Thu 8 Nov, 2007 10:12 am
Is the 1950 Series B One Hundred Dollar bill worth much more then face value?
It is in Good Condition someone wrote 1,000 on the face of it with a pen, other than that it has no holes, corners are square and it is not very worn.
It is from the Federal Reserve of San Francisco if that means anything to anyone.
The serial number is L04469150A, again not sure if that means anything.
In "circulated" condition, between $100 - $140. In "Uncirculated" condition, i.e. just like new, possibly as much as $175. I would think the writing on it would put the value down to face value or pretty near. Series A though D the same values, but 1950 $100, series E, now that's more like $140 - £210 plus circulated, and $500 plus uncirculated.
Send it to me. I'll look it over and give you an estimate.
Thank you for the information.
I figured it was probably only worth face value, but it was worth the inquiry.
By the way, is it true that there was an equal amount of gold allocated in the US Mint that was there to cover the value of the older currency? What I mean is back in the day a 100 dollar bill was actually backed by real money (gold) equal to the value of the currency?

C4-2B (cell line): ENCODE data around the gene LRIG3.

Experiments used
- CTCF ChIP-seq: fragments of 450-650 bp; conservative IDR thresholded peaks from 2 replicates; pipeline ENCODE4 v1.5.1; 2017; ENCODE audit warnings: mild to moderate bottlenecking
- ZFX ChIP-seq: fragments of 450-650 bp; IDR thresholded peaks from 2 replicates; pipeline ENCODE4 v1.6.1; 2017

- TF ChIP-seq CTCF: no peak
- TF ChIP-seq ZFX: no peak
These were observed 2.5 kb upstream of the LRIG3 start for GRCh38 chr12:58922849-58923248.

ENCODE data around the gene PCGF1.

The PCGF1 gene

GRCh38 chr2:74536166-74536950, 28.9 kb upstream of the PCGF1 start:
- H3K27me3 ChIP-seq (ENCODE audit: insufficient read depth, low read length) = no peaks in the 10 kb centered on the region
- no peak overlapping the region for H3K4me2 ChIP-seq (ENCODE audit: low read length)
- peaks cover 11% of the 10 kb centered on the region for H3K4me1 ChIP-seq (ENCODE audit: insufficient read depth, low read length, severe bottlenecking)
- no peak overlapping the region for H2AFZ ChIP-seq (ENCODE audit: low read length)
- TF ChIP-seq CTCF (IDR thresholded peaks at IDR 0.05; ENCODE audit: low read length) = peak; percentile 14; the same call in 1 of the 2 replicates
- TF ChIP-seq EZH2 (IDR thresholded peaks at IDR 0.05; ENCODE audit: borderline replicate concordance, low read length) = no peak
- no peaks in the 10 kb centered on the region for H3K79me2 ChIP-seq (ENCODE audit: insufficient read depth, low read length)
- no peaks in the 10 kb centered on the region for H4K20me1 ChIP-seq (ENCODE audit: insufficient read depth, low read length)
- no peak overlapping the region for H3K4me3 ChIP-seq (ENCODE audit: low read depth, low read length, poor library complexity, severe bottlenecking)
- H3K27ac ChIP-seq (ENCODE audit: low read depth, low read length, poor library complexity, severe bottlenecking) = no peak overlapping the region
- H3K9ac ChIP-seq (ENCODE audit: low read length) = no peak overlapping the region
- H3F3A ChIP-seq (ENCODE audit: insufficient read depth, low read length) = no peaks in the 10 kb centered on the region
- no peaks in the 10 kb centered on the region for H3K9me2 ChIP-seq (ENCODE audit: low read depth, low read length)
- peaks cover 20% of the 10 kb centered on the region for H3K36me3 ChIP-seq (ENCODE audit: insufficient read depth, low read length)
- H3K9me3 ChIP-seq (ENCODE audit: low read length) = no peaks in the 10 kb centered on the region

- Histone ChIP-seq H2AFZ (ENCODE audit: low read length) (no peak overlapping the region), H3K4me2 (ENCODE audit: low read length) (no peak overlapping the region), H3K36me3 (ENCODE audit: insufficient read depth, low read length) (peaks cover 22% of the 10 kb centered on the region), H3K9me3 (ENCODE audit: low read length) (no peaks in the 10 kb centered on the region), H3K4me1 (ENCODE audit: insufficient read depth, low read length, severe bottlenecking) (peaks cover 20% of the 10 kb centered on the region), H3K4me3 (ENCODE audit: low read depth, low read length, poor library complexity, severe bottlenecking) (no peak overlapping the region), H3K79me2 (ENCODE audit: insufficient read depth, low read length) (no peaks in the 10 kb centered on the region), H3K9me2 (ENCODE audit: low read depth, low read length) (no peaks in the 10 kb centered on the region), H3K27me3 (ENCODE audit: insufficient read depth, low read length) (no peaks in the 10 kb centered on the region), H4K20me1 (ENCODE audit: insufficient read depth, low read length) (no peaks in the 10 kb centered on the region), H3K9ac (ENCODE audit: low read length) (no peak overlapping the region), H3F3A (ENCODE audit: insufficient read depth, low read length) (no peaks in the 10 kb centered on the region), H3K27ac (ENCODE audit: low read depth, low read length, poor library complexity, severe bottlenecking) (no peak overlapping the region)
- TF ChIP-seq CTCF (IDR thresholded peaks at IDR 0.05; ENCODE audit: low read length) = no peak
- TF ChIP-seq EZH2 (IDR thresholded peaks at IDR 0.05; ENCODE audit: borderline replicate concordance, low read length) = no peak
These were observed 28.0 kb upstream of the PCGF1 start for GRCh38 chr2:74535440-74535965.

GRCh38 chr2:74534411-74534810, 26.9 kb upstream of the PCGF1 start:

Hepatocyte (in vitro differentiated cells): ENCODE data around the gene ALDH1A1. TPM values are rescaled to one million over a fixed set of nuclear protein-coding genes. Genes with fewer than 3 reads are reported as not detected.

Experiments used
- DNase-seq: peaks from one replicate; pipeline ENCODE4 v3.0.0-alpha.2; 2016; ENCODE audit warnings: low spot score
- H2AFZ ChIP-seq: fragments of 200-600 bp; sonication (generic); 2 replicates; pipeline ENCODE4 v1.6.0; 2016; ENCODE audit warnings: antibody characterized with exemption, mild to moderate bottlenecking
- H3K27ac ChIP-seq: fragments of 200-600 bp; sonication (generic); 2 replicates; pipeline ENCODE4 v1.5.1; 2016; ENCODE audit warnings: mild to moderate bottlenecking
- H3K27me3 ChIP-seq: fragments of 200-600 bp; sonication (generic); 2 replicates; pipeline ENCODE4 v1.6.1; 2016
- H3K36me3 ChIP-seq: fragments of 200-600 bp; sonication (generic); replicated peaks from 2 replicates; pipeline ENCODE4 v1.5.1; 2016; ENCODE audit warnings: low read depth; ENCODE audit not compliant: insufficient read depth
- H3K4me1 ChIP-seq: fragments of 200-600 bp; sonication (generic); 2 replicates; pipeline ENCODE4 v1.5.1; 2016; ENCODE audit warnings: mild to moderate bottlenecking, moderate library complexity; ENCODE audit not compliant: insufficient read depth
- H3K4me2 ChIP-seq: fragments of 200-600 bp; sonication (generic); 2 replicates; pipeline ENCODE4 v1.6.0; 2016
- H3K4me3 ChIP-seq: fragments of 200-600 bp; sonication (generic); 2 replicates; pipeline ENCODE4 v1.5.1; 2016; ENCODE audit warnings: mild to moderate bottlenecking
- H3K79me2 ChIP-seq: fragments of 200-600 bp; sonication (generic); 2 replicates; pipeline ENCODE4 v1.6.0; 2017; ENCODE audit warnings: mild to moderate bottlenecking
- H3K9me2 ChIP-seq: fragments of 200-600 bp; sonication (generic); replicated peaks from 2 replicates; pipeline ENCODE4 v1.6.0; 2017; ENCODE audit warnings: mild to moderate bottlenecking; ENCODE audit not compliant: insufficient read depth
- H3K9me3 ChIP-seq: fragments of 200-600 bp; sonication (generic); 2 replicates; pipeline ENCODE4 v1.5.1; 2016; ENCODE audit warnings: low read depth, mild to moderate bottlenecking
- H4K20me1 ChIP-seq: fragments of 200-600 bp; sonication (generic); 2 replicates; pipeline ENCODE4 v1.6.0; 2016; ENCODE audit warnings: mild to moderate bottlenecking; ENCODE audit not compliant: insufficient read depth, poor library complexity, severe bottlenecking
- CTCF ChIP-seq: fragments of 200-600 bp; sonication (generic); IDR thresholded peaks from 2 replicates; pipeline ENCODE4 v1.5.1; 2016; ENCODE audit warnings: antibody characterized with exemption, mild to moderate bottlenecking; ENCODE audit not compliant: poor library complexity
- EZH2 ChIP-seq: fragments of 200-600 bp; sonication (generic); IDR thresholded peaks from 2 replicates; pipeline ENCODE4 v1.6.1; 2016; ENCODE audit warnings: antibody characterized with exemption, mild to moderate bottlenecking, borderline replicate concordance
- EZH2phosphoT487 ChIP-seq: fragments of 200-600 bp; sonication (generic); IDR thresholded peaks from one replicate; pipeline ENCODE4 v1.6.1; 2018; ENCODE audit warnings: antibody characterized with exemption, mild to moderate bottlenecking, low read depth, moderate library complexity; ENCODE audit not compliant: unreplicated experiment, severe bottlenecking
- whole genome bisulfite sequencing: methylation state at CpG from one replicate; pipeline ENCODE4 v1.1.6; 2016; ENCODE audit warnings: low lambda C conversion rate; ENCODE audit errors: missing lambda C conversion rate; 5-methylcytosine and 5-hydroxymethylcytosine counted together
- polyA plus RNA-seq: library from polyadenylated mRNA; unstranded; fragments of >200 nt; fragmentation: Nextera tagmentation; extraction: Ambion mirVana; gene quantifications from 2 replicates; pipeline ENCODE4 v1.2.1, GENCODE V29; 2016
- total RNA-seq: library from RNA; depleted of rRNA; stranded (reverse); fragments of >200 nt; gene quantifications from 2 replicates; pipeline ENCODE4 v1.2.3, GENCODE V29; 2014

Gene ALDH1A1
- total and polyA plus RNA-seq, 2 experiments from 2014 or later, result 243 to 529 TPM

If the monetary authority holds sufficient gold to convert all circulating money, then this is known as a 100% reserve gold standard, or a full gold standard. In some cases it is referred to as the Gold Specie Standard to more easily separate it from the other forms of gold standard that have existed at various times. The 100% reserve standard is generally considered unworkable because the quantity of gold in the world is too small a quantity of money to sustain current worldwide economic activity and the "right" quantity of money (i.e. one that avoids either inflation or deflation) is not a fixed quantity, but varies continuously with the level of commercial activity.
The US gold standard, under which it merely promised to redeem notes for gold on demand, was abandoned in 1933.
1950 Series c 100.00 dollar bill F 03234803 A
The right seal with the 100 printed over it has Washington D.C. and a big 6
The left seal indicates a f in the center Federal reserve Atlanta Georgia.
Does this note have any collectors value?
Stores won't take it because it don't work with their bill marker. I don't expect 1950 paper is the same as the new bills. When did the pen check become active?
A friend has a 1950 E series $100 bill in good shape. He is interested in selling the bill. Do you know any potential buyers? I can mail you an excellent color copy if you are willing to estimate the value. Of course I will need your mailing address to do it. Thanks - Frank Cardinale
What if that $100 dollar bill says will pay to the bearer on demand?? Theres no marks or anything on this?